Most people greet the promise of a meeting with the special kind of joy that's saved for a trip to the dentist.
But meetings are a necessary evil of work life, even in an era when tools like Slack have become the hub of workplace communication. In her New York Times Magazine article "Meet is Murder," Virginia Heffernan detailed how companies are finding ways to transform the dread of gathering together at work.
We spoke with Heffernan and a pair of managers for whom meetings are a fact of life. Their responses indicate that meetings might be ripe for a little innovation.
Meetings are described in "Meet is Murder" as thieves of joy, productivity and mental freedom. Do you agree with that assessment? How can we change meeting culture?
Virginia Heffernan, Writer
The wrong meetings at the wrong time, yes. Very focused meetings, run well and hierarchically, can be a thing of beauty. As can convivial gatherings of people who trust each other, and know how to both talk and listen, and are willing to change their minds. As Costache says later in the piece, there is a certain volume of information — body language, laughs, sounds of dissent, assent or distraction, politeness or rudeness, faces alive with inspiration or less alive with boredom, the literal temperature of a room — that can only come through when humans meet in three-dimensional space. Executives and managers especially need meetings to gauge a group's attention and commitment.
"Meeting-free Wednesdays" is an experiment some companies are trying. This is a good start. As a writer, I am far more focused and less restless in meetings when I know I'll have a stretch of the work week to actually do the work I'm committing to in meetings.
John Staup, Vice President of Enterprise Talent Strategies, West Corporation
Staup oversees shared recruiting services and several other functions for the West corporation, such as budget administration, sourcing, employment branding, new hire analytics and other human capital strategies to achieve short-term and long-term staffing objectives. Tweet to John Staup.
Meetings are obviously necessary, but often times misused. What was once thought of as basic office etiquette has become a skill that actually separates A-players from B-players.
Sometimes a five minute phone call or quick email can replace a 30 minute meeting. On the other hand, people often try to discuss too many topics in one meeting. Unproductivity occurs when employees simply aren’t ready to accomplish anything during a meeting.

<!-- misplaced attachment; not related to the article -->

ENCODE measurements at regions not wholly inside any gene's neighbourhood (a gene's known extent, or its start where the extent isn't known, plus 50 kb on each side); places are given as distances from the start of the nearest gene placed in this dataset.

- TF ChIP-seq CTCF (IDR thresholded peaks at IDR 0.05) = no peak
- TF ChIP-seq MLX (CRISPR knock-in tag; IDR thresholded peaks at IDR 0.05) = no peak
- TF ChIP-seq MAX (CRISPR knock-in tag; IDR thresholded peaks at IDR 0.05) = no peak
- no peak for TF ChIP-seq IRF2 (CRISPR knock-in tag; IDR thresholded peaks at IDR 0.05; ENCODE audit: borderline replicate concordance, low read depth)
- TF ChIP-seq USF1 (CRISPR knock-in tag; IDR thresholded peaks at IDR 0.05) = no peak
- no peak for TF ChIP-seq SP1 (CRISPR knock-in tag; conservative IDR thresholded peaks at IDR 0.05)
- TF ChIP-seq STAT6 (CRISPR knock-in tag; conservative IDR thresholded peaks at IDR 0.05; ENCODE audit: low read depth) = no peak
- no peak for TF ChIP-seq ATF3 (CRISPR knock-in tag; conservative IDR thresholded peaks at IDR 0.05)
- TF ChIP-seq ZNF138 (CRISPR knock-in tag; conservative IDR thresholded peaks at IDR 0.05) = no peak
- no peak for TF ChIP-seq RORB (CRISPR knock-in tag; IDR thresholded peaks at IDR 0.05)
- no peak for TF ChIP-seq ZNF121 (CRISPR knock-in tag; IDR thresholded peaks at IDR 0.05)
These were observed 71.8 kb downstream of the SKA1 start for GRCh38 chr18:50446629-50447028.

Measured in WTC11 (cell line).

To me, it all comes down to preparation, which starts with identifying the need. What do you want to accomplish? Are you looking to share information? Solve a problem? Spur creative thinking? Build or develop a team or skill set?
Once you’ve identified the scope, then you can determine the medium — will you host the meeting in person or over the phone? Maybe there’s a need to do a screen share? From there, it's critical to provide a working agenda to all participants in order to maximize the team's time and avoid getting sidetracked.
Anne Murphy, Director of Marketing Content, Kapost
Murphy is responsible for the for the strategies, themes, and execution of all content marketing programs and assets for the company's B2B marketing efforts. Tweet to Anne Murphy.
Nothing beats person-to-person interaction. We may want to operate like machines at work, but we're all still human, and I'm grateful for the opportunity to pick up on facial expressions, emotional reactions and body language during in-person meetings. You might recognize confusion, frustration, excitement on your team — which you can respond to immediately to avoid issues or make better decisions down the line.
That said, a lot of meetings are a complete waste of time and, yes, thieves of productivity. Sometimes, an email really will suffice. And if you're running a meeting without an agenda, in which nobody understands the context or goal or why they've been asked to join, everyone will leave the room frustrated and stressed, and you won't have the answers you thought you needed.